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Like a River from Its Course Paperback – June 27, 2016
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"Fiction is a vehicle for growing in empathy for and understanding of this world. The magic of fiction is its ability to draw in the reader, to coax him or her to put on the shoes of the characters and go for a walk in those shoes. In Like a River from Its Course, Kelli Stuart worked this magic. The terror of the novel is its glimpse into the potential for human evil. The beauty is the way in which people can be instruments of grace and mercy in the darkest of circumstances. Raw, vulnerable, horrifying, beautiful, and true, this novel is a mirror for us to gaze into, to see our potential for good or ill. It nudges us to choose the path of love for those in need, regardless of what it may cost. This is a novel I will not soon forget." (Susie Finkbeiner, author of A Cup of Dust: A Novel of the Dust Bowl 2016-04-01)
"A carefully researched, compassionately written journey into Ukraine at the height of World War II. Stuart brings her story vividly to life with warm, believable characters and vivid writing." (Anne Bogel, modernmrsdarcy.com 2016-04-01)
“A chilling and lyrical treatise to faith in a time of tragedy, Like a River from Its Course is brimming with luscious imagery and characters who entrench themselves in your heart. Stuart weaves the travails of Kiev with the unfailing hope of Luda, Ivan, and Maria. Deft research, expert prose, and heart-clenching moments combine in a resplendent historical reading experience. This isn’t just a historical fiction debut--this is a well-crafted piece of art.” (Rachel McMillan, author of The Bachelor Girl’s Guide to Murder 2016-04-01)
About the Author
Kelli Stuart is the coauthor of Dare 2B Wise and has written for several brands including Disney, American Girl, and Short Fiction Break. She has served as editor-in-chief for the St. Louis Bloggers Guild and as a board member for the St. Louis Women in Media. In addition to her writing, Kelli has spent twenty years studying Ukranian culture. Kelli lives in Florida and blogs at KelliStuart.com.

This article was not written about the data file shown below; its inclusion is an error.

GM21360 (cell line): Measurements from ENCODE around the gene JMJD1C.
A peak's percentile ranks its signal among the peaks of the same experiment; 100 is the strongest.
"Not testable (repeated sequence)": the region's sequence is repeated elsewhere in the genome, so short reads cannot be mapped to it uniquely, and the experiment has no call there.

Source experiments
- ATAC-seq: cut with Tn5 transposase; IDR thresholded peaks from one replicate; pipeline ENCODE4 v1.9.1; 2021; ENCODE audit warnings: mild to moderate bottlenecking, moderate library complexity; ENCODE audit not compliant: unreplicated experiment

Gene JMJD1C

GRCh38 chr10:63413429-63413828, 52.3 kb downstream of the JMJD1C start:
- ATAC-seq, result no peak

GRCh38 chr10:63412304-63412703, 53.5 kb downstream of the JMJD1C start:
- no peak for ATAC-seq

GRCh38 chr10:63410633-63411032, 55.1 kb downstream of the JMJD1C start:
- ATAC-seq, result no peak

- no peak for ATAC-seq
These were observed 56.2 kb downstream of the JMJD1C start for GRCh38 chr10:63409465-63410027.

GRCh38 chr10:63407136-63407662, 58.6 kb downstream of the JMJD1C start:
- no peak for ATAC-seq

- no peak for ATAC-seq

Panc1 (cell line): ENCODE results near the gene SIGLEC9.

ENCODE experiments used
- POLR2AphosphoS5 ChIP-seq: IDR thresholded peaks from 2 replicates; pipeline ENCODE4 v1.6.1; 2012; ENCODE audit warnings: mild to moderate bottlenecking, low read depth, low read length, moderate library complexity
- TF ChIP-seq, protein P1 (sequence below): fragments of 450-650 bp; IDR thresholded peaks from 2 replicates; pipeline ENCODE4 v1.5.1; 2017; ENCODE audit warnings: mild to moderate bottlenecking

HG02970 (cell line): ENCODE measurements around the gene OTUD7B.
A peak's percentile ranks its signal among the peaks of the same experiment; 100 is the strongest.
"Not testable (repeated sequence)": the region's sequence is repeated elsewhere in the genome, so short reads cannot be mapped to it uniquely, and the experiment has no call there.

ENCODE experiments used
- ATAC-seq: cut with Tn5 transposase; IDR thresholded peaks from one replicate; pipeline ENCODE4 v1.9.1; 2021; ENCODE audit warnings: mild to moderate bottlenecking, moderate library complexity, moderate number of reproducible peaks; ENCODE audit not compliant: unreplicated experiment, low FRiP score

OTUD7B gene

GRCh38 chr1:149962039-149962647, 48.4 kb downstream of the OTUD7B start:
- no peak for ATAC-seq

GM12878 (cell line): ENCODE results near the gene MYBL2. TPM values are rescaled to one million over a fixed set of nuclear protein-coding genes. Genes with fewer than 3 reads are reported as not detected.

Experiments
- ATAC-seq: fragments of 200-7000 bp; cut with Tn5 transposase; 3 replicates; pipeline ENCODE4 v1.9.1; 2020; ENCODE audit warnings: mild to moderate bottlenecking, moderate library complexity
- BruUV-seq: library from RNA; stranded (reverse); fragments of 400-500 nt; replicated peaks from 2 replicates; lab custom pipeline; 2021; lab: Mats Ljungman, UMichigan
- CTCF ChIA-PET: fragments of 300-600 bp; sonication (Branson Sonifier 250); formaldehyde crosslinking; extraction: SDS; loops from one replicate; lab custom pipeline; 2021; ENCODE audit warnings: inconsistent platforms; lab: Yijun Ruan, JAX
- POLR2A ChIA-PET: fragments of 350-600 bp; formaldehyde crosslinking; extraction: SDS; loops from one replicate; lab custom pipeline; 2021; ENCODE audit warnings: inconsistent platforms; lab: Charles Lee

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Top Customer Reviews
I lived in Ukraine for nearly six years. Kelli Stuart captures true aspects of Ukrainian culture which are often overlooked by western writers. Some descriptions brought back my own vivid memories. I had tears reading again of Babi Yar.
Currently, Putin's Russia has occupied Ukrainian Crimea and is involved in the fighting in eastern Ukraine. The Ukranian people through the Orange Revolution and EuroMaidan keep fighting for an honest government and a country free from corruption and rule of the post-Soviet oligarchs. The strength and spirit of the Ukrainian people shines in this book and shines still today.
The plot and characters were strong, especially for a first time author. While this book stands on its own, I'd be thrilled to read more from Ms. Stuart set in Ukraine.
Here are a few examples. First, a young daughter, describing her mother - WHILE THEIR HOME IS BEING SHELLED BY GERMANS:
"Mama, like Anna, is small and gentle. Her light brown hair is long and soft, though she rarely wears it down. Every day Mama twists it into an elegant bun at the nape of her neck ... Mama's eyes are a warm brown and reveal the depths of her very being ..."
And on and on. Here's another, from Frederick Hermann, the young German storm trooper:
"I'm not tall like Father. I bear the unfortunate stature of my mother and have small delicate features that fail to give me the formidableness of the great Tomas Hermann."
Or this, from a motherless Ukrainian teenager living with her drunken father, wondering what her mother was like:
"I don't know if her laugh sounded like a thousand bells or a babbling brook ... In my mind she is the very picture of love ... In my mind her voice is a melody and her movements a beat."
Or this from a father, crawling from beneath the bodies in Babi Yar, trying to bring out with him a neighbor's traumatized little girl, Polina:
"... pulling ourselves up the side of the death ditch. Polina glanced back once more at the place where her parents lie buried. She lifted her hand to her mouth then blew a soft kiss before turning and grabbing hold of a small root, pulling herself up over the edge."
And then there's this from Luda, the girl who has been gang-raped and impregnated by three German soldiers, who then agrees to participate in a partisans' plan to entice two other Germans into a trap, and suddenly finds herself romantically attracted to one of them:
"... I move toward him. I am completely out of control of both my mind and my heart. I simply need to be touched by him one more time. I need to feel the heat of his hand and the power of his goodness. Confusion and fear mix with something I've never known: passion and bravery ... Again I feel the electricity of his touch. It's as if the dead parts of my soul awake."
This last was the straw that broke the camel's back, that caused me to stop reading. Because despite the shifting point of view, the voice is always the same, and it all comes out sounding like a women's romance-adventure novel. I struggled through nearly a hundred pages of this stuff, but I was certainly not going to keep slogging through another 250 pages of more of the same. This is supposed to be a book about the horrors of World War II on the Russian front, about that inhuman 'final solution' Hitler and his henchmen concocted, about the Babi Yar MASSACRE, for cripesake. Nope. Enough. Too tidy, too sanitized, too 'chick-lit' -sounding, almost to the point of silliness. My regrets to the author, Kelli Stuart. Perhaps certain women readers will like this book. I did not, and cannot recommend it.